Why Dana International's 1998 Eurovision victory remains a watershed moment for LGBTQ representation

As a transgender woman, Sharon Cohen aka Dana International was not there as a comedy act - nor should she have been, writes Juno Dawson.


This article first appeared in Attitude issue 296, June 2018.

The Eurovision Song Contest is properly gay. It just is, even though it’s actually quite difficult to pinpoint why it’s the most beloved day of the year on many a queer calendar.

Is it the spangly costumes? Is it the hi-NRG pop ditties? Is it the oiled backing dancers half-in/half-out of traditional national dress? Or is it the fact that it gives us a way to be frenziedly competitive while avoiding contact sports?

There have been a couple of occasions, however, where the LGBT+ subtext has become plain text and perhaps the most notable example was Dana International.

Rewind 20 years. Having won with Katrina and the Waves a year earlier, the UK hosted the contest in Birmingham. Israel sent one Sharon Cohen, better known by her stage name, Dana International, as their representative.

Cohen had narrowly missed out three years earlier in 1995 when her song came second in Israel’s selection process. But in 1998, with the song ‘Diva’, she was to conquer and — ever so slightly — change the world.

Sung in Hebrew on the night (and translated for the UK chart version), ‘Diva’ is an up-tempo ode to famous women of history: Aphrodite and Cleopatra. It’s camp, as all the best things are, but was sung absolutely straight-faced.

As a transgender woman, Cohen was not there as a comedy act, nor should she have been. She did have a history performing as a drag queen but transitioned in her teens, and had a successful, respected recording career in Israel.

I clearly remember watching the Eurovision final with my family and they were shook. “That’s never a bloke,” my grandfather said, peering over his glasses.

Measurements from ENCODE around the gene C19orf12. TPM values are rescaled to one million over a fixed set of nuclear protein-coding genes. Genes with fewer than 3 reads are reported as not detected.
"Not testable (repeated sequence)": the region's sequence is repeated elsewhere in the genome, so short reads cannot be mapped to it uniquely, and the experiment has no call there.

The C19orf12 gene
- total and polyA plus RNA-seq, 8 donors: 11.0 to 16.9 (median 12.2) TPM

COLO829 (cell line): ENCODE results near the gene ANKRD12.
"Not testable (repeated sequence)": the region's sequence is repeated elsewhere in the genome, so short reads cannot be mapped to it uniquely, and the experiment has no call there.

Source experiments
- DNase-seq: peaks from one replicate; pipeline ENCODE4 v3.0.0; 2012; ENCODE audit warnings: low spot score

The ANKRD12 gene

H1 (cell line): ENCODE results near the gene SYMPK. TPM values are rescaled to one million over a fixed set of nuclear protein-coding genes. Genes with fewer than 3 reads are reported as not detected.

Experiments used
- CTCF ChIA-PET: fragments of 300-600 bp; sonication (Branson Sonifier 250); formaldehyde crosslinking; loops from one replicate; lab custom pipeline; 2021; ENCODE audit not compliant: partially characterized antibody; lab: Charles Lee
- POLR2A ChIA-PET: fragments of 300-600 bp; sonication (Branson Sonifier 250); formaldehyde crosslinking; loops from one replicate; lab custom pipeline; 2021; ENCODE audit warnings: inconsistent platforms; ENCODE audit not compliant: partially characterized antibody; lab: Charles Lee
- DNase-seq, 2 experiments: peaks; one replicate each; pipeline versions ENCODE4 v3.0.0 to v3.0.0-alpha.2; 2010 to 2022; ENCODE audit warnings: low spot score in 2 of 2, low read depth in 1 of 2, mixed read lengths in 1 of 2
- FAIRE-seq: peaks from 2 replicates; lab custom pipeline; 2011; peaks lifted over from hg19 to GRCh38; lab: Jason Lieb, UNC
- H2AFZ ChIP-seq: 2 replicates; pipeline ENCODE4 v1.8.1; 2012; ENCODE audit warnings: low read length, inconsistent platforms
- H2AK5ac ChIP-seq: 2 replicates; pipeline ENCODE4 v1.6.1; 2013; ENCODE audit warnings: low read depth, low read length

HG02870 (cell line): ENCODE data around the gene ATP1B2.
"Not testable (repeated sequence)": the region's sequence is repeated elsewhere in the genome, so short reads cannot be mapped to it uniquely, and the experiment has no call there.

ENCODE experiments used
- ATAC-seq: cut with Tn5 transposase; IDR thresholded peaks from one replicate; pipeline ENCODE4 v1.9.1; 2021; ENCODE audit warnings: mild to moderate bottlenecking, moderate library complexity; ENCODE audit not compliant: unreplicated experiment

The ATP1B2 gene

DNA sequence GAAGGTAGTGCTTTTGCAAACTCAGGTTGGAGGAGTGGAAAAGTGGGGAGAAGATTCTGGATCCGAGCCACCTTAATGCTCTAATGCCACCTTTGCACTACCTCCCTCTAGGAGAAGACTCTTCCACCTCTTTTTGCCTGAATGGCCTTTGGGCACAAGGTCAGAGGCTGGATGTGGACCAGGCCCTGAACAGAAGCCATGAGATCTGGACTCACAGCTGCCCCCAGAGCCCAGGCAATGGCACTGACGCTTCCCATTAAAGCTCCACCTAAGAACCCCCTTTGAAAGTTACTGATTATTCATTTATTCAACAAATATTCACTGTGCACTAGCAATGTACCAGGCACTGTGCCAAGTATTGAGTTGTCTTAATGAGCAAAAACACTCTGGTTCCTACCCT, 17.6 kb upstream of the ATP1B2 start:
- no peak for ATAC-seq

I wasn’t aware of it at the time, but this was a watershed cultural moment.

Up until that point, transgender women very rarely featured in the mainstream media. Yes, some of the discourse around Cohen was crass and sensationalist, but she was there to do a job. She looked gorgeous, sang beautifully, and won.

Looking back, there’s a glorious, naïve simplicity to it. I wonder now if a transgender woman in the media would just be allowed to be good at her job without having to take part in endless news debates about trans rights. Could Cohen just be a singer without also needing to be an activist or role model?

Whether she meant to be or not, Cohen was undoubtedly at the forefront of what we now see as trans representation.

Sixteen years after Dana International won, drag performer Conchita Wurst snatched the trophy, in Copenhagen in 2014, despite Russia’s attempt to censor her.

Perhaps that’s why Eurovision is so beloved by LGBT+ people: it provides a celebratory space for performers such as Dana International and Conchita Wurst to excel at what they do.

The Eurovision Song Contest semi-finals air on Tuesday 18 May and Thursday 20 May on BBC Four at 8pm BST in the UK.

The Eurovision Grand Final airs this Saturday 22 May on BBC One at 8pm BST.